The Home Secretary has promised to take on the laid-back attitude of many social networks including YouTube and Twitter towards online extremism by including Extremist Disruption Orders (EDO) in the 2015 Conservative manifesto, which will target hate-preachers who skirt around present laws.
The Conservatives, who are keen to appear tough on extremism and terrorism in the UK will criminalise individuals who act with “the purpose of overthrowing democracy”, and will prevent them from from appearing on television or radio, fundraise for extremist groups, and even free use of social media, reports the Daily Telegraph.
Although the policy is far from fully fleshed-out, there are already clear civil liberties implications, and concerns about the costs and practicalities of implementation. Emma Carr, director of civil liberties think tank Big Brother Watch said the policy could easily affect a far wider group of people than just Islamic terror sympathisers: “We were told that the National Extremist Database would contain details of those who posed a nations security, yet we know members of the public who have done little more than organise meetings on environmental issues are on the database.
“In a democratic country, it is wholly wrong for people to be labelled an ‘extremist’ and face having major restrictions placed on their freedom without facing a due legal process and a transparent and accountable system”.
Facebook, Twitter, YouTube and a host of less well known sites including ВКонтакте and pastebin have become crucial recruiting tools for Islamic extremists in recent years, and the laissez-faire attitude of many sites towards content has allowed this to flourish. By introducing EDO’s, Home Secretary Theresa May hopes to give the authorities the ability to pre-vet social media postings by known extremists in the UK, to prevent them from reaching a wider audience.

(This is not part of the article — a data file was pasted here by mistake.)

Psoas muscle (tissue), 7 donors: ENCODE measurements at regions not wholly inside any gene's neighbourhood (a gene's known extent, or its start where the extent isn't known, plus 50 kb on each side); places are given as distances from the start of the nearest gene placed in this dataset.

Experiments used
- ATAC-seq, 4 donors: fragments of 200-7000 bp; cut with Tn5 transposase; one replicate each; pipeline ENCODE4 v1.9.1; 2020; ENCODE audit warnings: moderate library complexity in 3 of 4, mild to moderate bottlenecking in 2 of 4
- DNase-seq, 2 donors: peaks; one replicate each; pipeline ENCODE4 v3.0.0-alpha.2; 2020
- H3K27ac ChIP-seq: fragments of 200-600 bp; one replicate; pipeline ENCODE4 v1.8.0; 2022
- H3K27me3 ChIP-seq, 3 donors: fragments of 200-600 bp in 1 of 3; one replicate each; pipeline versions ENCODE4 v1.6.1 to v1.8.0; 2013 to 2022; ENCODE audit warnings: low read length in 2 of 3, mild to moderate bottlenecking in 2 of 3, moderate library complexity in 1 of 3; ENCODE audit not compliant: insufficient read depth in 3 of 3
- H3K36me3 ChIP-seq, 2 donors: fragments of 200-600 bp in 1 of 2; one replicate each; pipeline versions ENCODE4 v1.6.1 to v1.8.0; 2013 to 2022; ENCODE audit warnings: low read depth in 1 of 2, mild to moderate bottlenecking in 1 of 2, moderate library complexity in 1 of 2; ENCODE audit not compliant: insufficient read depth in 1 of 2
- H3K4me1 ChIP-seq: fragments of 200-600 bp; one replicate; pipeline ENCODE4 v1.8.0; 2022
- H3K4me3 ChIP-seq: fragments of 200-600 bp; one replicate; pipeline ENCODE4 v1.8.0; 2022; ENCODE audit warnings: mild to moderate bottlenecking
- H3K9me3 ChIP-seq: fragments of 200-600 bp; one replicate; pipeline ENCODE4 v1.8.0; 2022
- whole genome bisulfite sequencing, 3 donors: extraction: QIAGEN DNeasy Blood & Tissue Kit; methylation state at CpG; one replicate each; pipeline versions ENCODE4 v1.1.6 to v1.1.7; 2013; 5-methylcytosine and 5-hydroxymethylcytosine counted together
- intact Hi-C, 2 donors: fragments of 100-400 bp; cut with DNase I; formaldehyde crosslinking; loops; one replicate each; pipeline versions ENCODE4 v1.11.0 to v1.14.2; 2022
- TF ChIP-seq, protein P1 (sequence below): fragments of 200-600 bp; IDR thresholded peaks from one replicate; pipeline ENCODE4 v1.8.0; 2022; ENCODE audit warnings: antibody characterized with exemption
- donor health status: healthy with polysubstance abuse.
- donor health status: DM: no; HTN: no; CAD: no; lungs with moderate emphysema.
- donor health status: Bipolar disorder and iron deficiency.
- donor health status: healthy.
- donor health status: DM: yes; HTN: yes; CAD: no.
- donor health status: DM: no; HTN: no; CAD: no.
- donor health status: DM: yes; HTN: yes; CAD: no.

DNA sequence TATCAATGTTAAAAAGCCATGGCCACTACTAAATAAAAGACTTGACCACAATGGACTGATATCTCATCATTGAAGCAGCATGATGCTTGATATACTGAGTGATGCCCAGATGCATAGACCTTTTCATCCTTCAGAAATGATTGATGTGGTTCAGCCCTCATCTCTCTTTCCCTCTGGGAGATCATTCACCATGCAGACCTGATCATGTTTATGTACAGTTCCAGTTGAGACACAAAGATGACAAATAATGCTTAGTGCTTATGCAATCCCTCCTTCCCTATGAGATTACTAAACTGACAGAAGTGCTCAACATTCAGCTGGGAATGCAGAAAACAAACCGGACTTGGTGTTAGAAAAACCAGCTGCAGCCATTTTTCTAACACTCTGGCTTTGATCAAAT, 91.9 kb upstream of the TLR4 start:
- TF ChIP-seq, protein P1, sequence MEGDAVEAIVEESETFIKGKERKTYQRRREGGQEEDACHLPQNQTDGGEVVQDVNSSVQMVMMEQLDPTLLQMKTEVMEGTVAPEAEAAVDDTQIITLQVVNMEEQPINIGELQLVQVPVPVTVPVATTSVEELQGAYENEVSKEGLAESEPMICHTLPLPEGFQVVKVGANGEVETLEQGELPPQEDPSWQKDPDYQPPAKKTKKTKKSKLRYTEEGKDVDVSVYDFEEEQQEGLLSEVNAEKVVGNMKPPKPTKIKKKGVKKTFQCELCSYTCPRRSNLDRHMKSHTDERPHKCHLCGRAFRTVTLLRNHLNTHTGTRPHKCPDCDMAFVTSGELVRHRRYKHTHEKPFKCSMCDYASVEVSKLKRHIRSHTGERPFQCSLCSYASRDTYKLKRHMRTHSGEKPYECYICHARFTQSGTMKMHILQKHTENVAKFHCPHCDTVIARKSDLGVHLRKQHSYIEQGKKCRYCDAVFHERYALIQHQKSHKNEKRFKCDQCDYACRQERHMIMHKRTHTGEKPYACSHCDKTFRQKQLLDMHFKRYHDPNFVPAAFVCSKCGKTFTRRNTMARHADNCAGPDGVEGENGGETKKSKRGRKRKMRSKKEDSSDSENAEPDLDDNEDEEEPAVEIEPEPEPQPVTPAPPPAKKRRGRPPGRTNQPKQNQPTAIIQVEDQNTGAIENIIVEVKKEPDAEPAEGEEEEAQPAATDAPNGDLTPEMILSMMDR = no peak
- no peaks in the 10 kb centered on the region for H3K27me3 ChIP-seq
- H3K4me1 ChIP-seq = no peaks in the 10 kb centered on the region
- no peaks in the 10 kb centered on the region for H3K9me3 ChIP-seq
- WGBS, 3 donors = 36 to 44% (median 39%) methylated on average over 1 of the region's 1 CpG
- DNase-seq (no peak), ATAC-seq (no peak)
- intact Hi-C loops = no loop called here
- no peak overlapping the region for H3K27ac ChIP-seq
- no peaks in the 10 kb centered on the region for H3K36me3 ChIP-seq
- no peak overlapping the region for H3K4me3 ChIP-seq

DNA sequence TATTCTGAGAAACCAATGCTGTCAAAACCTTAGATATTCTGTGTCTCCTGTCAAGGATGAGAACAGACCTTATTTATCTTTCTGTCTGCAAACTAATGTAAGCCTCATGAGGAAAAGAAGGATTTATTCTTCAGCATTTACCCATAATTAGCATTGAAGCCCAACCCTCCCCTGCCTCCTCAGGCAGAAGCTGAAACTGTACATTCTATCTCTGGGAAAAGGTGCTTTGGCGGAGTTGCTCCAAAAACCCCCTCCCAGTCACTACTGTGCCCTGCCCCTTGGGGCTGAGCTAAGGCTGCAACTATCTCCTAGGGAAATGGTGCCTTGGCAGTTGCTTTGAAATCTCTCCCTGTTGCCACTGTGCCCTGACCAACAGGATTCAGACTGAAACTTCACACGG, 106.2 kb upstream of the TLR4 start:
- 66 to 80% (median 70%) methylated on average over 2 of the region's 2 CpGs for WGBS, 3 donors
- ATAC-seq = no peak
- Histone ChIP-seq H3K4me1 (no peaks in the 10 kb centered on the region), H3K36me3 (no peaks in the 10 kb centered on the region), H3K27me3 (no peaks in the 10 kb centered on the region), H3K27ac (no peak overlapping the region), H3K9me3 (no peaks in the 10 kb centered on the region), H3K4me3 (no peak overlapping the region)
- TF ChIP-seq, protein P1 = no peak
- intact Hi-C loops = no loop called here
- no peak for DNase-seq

When Breitbart London spoke to a government cyber analyst on the potential ramifications of this policy, they expressed concern at the scope of EDOs. The source, who requested to not be named said: “If the tweet vetting was done manually, you’d need a significant staff to monitor the output of known British extremists. If the system was automated, there is always the risk of ‘false flags’, which could impinge upon legitimate tweets and affect freedom of speech. In either case, it would be extremely expensive and difficult to implement”.
The cyber-expert also had doubts about the potential legal difficulties associated with implementing the scheme. He said: “Twitter is an American company and largely outside of British legal jurisdiction. We see this problem with the endless legal chase of Pirate-Bay, and the European Union’s attempts to censor Google. EDOs would presumably also have no power over British citizens abroad, and social media posts by proxy”.
The plan remains conceptual at this stage and relies upon being included in the Conservative Party Manifesto, and a Conservative victory at next year’s general election.